Cris: What do you think that a lot of marketing people are missing right now?
Michael Hourigan of Shoeboxed: In terms of being a good marketer, especially for a tech company like Shoeboxed, the most important thing you can do is be a data-driven marketer. You'll get a lot of marketers who understand the theory and understand building brands, which is exactly what you need to be doing. But at the end of the day, you have to have quantifiable results of the ad campaigns you're running or the social media campaigns you're running. You have to have numbers to back it up. And even before you start them, you have to have projections and hypotheses of what you are looking to accomplish.
I was visiting with a friend from college who I had not seen in 30 years. And the person said, “You're a lot more head strong and sassy than you used to be.”
I said, “Well, raising two strong, independent girls and running a business will do that to you I guess.” - Marcia Cubitt of clients Essential Bodywear
Cris: What's one of the more memorable projects you've worked on?
Will Hardison of FanBase: We redesigned RCA Television's website. That was fun because that was a huge learning experience. RCA is located in America, but they have branches all over the world. So not only were we working with the American division, we were working with the French division, etc. I remember we were on a phone call and each representative from each brand around the world was on it looking at the home page we had designed.
It was our first time working with a global brand that had brand standards, like how much white space had to be around the logo. With, say, Bill's electrician shop or Sally's bakery, they don't have that type of stuff. So you're kind of free to do whatever. But when you're working with RCA Televisions, they are like “No, it has to be an inch around every single time you use our logo."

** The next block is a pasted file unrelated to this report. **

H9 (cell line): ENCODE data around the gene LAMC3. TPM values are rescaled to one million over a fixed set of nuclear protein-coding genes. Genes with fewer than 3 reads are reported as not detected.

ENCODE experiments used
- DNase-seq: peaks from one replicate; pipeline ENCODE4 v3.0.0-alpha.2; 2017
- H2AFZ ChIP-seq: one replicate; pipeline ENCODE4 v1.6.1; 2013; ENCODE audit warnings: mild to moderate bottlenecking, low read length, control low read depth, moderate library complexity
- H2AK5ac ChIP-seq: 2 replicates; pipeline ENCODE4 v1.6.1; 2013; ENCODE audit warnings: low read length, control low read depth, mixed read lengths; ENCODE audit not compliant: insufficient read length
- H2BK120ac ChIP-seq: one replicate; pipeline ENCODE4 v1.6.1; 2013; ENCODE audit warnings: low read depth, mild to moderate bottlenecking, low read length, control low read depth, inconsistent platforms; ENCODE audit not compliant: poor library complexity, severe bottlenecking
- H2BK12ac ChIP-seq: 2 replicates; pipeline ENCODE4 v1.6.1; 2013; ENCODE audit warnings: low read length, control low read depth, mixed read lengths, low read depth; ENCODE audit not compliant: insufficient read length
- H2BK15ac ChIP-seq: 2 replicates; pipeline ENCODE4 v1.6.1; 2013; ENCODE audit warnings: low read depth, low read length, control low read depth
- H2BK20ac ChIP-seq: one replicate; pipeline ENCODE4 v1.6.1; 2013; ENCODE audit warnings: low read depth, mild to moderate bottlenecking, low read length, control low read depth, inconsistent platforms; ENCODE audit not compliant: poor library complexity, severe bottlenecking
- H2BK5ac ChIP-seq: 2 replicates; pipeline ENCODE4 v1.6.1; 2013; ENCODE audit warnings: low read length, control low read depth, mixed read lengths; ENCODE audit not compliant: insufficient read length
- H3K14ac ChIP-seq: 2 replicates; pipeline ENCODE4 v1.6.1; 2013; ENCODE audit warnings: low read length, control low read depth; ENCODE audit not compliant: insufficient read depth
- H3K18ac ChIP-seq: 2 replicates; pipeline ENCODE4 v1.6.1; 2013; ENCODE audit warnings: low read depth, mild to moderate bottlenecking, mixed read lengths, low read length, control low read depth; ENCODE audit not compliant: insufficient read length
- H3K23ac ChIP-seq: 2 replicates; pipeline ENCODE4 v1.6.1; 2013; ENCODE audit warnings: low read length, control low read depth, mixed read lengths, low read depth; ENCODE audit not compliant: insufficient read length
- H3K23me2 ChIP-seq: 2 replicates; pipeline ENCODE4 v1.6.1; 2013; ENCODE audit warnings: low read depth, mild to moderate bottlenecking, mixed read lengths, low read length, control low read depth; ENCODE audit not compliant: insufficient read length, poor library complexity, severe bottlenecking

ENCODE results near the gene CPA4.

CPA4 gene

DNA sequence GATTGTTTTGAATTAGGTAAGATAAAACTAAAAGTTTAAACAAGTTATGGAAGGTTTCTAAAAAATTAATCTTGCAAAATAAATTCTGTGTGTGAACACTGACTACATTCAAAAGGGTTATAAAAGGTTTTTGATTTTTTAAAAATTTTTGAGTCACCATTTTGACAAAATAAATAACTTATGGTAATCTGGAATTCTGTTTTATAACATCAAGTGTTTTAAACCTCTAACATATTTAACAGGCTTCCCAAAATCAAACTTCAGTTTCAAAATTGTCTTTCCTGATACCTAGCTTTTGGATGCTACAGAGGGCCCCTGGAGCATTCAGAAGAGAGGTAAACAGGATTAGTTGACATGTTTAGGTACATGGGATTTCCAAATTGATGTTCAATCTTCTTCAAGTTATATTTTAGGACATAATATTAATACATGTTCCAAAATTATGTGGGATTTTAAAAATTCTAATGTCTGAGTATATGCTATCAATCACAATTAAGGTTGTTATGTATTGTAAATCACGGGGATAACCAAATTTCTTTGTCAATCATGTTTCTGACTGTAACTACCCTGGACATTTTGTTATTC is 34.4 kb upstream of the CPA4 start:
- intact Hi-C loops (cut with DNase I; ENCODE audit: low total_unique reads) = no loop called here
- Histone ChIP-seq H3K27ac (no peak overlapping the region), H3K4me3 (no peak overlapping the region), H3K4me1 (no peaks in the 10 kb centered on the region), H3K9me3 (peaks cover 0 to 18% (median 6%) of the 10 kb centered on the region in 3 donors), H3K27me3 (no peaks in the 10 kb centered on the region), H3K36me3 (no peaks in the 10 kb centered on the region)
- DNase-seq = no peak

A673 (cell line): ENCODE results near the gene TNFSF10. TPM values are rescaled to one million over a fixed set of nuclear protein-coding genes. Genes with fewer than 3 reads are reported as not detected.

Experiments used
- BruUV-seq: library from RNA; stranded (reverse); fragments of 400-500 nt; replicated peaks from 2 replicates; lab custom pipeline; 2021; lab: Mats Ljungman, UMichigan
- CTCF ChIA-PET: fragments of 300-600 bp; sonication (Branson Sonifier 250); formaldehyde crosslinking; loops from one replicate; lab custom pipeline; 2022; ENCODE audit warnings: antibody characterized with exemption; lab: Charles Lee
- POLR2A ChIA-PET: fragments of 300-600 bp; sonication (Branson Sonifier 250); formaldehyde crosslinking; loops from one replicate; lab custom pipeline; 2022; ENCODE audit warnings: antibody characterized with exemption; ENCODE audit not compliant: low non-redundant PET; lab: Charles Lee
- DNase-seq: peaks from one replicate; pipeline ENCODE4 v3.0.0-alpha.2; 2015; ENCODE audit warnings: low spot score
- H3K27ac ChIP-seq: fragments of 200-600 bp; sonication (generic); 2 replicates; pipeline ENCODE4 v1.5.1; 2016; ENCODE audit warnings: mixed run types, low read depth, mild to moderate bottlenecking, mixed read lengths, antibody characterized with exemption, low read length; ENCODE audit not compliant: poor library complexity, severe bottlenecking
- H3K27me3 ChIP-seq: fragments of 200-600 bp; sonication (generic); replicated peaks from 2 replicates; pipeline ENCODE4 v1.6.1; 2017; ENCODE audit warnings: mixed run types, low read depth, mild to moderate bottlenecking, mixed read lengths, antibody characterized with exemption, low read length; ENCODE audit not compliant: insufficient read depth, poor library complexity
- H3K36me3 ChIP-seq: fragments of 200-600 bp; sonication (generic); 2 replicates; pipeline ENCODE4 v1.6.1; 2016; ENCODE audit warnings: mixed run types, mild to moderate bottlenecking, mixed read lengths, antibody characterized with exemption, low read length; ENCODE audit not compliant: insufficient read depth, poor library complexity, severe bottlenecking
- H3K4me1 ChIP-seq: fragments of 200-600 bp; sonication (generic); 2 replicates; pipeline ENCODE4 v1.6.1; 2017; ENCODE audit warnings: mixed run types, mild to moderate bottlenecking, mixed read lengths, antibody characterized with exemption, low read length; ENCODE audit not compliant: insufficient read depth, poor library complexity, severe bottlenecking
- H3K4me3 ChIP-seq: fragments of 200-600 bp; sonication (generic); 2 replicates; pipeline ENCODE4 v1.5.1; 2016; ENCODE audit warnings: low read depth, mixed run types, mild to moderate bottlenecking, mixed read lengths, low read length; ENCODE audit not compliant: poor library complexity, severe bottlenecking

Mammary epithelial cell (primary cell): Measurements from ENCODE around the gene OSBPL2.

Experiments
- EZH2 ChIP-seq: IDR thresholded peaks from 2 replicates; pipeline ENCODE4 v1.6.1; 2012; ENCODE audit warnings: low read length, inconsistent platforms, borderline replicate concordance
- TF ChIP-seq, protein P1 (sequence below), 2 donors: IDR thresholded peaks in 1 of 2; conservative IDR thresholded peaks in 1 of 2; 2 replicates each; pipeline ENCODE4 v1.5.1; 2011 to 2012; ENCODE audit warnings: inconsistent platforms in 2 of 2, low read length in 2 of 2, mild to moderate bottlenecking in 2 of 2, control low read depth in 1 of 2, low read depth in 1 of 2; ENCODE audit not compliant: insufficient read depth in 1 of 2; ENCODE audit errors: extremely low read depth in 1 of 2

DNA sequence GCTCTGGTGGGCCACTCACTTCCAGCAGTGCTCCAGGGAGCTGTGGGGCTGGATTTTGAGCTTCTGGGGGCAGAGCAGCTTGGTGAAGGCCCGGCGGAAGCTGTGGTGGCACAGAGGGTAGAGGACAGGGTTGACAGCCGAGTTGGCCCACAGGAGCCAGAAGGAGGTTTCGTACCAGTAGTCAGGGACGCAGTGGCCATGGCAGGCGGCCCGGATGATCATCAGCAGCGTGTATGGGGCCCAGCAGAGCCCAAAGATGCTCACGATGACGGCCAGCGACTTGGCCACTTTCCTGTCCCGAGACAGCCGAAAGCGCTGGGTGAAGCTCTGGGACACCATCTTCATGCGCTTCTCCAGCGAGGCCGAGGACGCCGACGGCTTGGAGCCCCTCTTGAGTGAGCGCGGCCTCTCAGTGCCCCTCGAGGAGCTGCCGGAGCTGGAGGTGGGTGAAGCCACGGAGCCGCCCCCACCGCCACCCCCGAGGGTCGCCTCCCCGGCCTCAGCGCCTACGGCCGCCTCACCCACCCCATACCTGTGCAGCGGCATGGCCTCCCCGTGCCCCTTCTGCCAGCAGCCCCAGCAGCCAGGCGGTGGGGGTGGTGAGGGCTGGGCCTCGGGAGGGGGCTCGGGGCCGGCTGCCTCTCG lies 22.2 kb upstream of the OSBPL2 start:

“What are some of the things you've learned in your years at Shoeboxed that was maybe not taught in school?”
Michael Hourigan of Shoeboxed: Almost everything. I studied marketing and advertising in college. The thing about school is it teaches you the higher level concepts of business but not the intricacies of everything – that is stuff you learn as you go. It's actually funny. One of the start-up terms is “fake it till you make it.” Work at it. Figure it out on your own. And then you finally get comfortable doing things and you learn things. And that's pretty universal across all things marketing, which is what I do. Whether that has been paid advertising, copywriting, blog posts, social media, customer outreach – just talking to customers about the product itself and how we can improve and add to it – that's all stuff you really just learn as you go. And it is quite a fun experience.
"Event video is a big animal to tackle. Because you can't re-create that event. So if you are promising your client at a concert or a corporate function, “I'm going to film this, that, and the other,” and you don't get the best footage or you don't capture audio, you can't go back and recreate that concert. You can't go back and recreate that keynote presentation. That is why event video costs more. It is stressful and you can't go back and re-do it." - Will Hardison of Fanbase, LLC
Cris: You guys do a lot of video work. What are the mistakes most people make when it comes to video?
Will Hardison of Fanbase, LLC: First is lighting. You can have the nicest camera in the world, but if you don't have the lighting for the scene you want to shoot or for the interview you are taping, it's going to look terrible. Poor lighting becomes incredibly difficult when editing to produce a high quality final product.
Second is sound. People buy a camera and think, “Cool. It's got a built in microphone.” And they just use that. Versus getting really nice lapel, wireless mics that are feeding into an audio recorder that sound really crisp and clean. The last thing you want for a video is to sound like you shot it in your bathroom, with that hollow, echoing sound. Because that just screams low budget, low quality.